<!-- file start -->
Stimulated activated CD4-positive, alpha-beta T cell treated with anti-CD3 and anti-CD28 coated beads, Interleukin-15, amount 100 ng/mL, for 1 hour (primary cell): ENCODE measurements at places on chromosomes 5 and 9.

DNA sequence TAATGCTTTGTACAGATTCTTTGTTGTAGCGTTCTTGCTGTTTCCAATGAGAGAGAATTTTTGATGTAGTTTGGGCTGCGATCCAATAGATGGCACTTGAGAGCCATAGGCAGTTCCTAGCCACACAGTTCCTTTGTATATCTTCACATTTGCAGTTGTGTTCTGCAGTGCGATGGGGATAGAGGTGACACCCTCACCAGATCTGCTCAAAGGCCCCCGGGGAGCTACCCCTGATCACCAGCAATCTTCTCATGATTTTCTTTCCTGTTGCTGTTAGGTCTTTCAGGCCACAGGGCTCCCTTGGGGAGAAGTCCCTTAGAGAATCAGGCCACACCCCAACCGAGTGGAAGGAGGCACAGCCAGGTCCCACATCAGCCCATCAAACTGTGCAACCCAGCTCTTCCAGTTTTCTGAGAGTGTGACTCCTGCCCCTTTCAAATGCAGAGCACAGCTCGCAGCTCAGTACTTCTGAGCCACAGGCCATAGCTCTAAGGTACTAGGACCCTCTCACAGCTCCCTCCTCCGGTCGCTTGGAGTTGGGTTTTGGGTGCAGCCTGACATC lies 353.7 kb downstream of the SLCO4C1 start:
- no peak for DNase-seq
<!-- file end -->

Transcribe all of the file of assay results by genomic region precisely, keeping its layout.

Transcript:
Stimulated activated CD4-positive, alpha-beta T cell treated with anti-CD3 and anti-CD28 coated beads, Interleukin-15, amount 100 ng/mL, for 1 hour (primary cell): ENCODE measurements at places on chromosomes 5 and 9.

DNA sequence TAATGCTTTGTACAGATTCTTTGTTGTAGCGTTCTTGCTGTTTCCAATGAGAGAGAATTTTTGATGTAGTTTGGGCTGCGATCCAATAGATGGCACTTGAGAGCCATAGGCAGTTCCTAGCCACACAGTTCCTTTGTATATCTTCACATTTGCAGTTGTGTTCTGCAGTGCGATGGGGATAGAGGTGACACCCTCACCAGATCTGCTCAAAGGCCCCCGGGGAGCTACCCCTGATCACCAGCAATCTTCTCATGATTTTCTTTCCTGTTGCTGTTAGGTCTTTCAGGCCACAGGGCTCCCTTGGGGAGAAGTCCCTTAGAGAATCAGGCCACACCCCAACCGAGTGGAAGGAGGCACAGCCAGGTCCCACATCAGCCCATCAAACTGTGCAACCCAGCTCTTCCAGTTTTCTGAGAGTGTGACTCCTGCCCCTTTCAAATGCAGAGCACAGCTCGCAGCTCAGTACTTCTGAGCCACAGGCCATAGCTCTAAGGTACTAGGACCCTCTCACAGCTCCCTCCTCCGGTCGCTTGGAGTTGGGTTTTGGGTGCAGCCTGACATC lies 353.7 kb downstream of the SLCO4C1 start:
- no peak for DNase-seq